How Long Can Amtrak Keep It Up?

To its great credit, Amtrak is still managing to provide an essential transportation alternative to some 30 million passengers a year. And that’s in spite of having to cope with a daunting number of obstacles.
Infrastructure. Billions of dollars are needed for repairs and deferred maintenance all along the Northeast Corridor, and for new tunnels under the Hudson River.
Equipment. There isn’t enough and what they’re using is old and should be replaced. All of it. But there’s no money thanks to …
Congress. The politicians continue to micro-manage Amtrak. All this meddling increases the operating costs, of course, but Congress continues to underfund Amtrak anyway.
Management. Current CEO, Joe Boardman, is watching while his underlings try to achieve profitability by cutting costs—including most of the little amenities that helped make sleeping car passengers feel welcome and appreciated.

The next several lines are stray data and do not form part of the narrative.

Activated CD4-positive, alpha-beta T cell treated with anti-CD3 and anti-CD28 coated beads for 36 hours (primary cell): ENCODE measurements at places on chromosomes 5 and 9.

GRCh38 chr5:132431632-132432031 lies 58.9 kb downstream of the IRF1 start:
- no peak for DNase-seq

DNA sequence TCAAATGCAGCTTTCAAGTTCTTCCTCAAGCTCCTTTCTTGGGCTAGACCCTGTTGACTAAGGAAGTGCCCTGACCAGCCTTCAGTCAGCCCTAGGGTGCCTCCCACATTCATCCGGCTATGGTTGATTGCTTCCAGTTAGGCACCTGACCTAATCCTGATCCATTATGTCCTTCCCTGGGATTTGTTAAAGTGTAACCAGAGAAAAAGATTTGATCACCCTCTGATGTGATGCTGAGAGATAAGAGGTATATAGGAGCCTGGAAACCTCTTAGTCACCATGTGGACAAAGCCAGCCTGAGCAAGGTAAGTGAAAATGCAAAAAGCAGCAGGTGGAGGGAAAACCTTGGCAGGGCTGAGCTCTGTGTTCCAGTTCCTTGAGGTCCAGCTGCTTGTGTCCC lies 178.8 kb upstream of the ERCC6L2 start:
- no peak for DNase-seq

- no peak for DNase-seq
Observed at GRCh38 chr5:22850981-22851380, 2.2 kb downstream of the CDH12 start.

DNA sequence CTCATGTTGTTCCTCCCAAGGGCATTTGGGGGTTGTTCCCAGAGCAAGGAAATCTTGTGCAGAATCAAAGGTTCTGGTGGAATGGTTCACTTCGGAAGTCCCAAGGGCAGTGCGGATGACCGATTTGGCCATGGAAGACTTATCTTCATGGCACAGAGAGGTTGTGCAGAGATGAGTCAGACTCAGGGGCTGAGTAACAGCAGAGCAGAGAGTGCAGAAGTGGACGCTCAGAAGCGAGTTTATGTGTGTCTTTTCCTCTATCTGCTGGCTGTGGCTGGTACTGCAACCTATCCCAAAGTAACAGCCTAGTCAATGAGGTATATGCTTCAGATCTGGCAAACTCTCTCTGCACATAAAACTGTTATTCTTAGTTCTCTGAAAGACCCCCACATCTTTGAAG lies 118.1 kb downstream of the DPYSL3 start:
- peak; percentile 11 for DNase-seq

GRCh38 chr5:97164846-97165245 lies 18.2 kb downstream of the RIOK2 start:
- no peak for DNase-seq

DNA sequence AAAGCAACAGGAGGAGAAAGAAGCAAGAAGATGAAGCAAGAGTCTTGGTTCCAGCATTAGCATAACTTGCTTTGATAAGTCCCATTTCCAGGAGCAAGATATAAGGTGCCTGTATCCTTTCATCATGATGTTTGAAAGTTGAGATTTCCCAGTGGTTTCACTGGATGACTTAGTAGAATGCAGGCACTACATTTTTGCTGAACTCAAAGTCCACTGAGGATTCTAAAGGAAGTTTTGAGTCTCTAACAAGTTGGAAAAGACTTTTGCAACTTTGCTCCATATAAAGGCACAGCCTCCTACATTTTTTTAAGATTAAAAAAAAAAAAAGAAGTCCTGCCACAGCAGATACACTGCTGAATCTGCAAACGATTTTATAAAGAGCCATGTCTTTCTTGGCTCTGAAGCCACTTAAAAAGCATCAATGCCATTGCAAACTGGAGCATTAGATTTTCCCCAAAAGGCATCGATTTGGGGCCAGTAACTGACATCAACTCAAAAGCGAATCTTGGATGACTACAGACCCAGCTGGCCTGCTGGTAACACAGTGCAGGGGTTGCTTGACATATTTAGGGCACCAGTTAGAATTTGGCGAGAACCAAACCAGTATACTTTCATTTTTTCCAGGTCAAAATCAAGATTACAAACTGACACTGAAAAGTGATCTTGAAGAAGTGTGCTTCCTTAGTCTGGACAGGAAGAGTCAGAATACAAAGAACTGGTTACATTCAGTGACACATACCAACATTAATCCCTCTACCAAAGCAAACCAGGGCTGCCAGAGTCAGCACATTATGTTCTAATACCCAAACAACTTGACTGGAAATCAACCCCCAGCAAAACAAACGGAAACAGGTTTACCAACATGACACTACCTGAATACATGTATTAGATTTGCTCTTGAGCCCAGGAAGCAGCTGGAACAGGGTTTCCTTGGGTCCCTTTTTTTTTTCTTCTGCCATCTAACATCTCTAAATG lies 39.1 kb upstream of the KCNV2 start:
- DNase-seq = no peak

Oversight. The Board of Directors is comprised of political appointees and it’s rare that any of them has any real railroad experience. Occasionally they are asked to perform political dirty work, however. For example, Bush appointees fired former CEO David Gunn, the most competent president Amtrak has ever had.
Freight railroads. In theory, they’re supposed to give priority to Amtrak trains running on their tracks. In practice, they often don’t, so Amtrak is often late. Sometimes very late. Toaster ovens from China arrive on time, however.
With all this going on, it’s no surprise that standards throughout the Amtrak system appear to be slipping little by little. There are fewer choices on the dining car menus and the same meals are served on every Amtrak train day after day. There is no real on-board supervision, so every car attendant does things his or her way. And more and more of the on-board crews, even veteran employees, seem to be losing some of their enthusiasm for the job.
Still, in spite of all these issues, Amtrak long-distance trains are continuing to provide essential public transportation for millions of people all across Middle America and they are another option for additional millions like me, who prefer to travel by train.
The question is, given all those obstacles, how long can they keep it up?